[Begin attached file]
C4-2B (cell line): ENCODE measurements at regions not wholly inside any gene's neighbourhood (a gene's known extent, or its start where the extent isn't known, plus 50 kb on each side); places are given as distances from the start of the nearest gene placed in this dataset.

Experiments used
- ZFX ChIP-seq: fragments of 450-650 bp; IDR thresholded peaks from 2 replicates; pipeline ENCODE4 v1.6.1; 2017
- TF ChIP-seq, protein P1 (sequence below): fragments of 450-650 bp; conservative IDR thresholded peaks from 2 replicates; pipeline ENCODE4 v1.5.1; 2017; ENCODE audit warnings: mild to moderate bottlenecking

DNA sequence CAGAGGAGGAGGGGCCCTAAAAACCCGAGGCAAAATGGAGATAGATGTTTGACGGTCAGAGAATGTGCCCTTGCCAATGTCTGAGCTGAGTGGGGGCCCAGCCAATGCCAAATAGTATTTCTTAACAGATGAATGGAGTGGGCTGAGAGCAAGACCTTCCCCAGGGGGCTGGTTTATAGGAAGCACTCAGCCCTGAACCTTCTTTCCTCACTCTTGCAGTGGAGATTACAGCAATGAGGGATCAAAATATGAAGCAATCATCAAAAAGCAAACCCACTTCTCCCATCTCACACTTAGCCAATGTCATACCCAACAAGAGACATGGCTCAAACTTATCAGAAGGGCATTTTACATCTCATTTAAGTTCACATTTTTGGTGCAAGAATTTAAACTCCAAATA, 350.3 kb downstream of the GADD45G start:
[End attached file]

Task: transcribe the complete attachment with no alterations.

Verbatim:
C4-2B (cell line): ENCODE measurements at regions not wholly inside any gene's neighbourhood (a gene's known extent, or its start where the extent isn't known, plus 50 kb on each side); places are given as distances from the start of the nearest gene placed in this dataset.

Experiments used
- ZFX ChIP-seq: fragments of 450-650 bp; IDR thresholded peaks from 2 replicates; pipeline ENCODE4 v1.6.1; 2017
- TF ChIP-seq, protein P1 (sequence below): fragments of 450-650 bp; conservative IDR thresholded peaks from 2 replicates; pipeline ENCODE4 v1.5.1; 2017; ENCODE audit warnings: mild to moderate bottlenecking

DNA sequence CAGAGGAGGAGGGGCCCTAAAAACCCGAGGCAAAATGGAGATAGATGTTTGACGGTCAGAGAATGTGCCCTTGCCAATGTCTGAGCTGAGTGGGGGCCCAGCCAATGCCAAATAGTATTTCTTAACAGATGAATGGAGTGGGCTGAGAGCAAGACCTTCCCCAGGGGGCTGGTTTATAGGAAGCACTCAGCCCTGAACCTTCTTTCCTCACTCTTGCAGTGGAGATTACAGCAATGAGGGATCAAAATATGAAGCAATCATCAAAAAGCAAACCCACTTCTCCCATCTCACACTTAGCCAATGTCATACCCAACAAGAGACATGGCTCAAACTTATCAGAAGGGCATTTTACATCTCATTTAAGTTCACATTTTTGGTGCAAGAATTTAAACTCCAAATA, 350.3 kb downstream of the GADD45G start: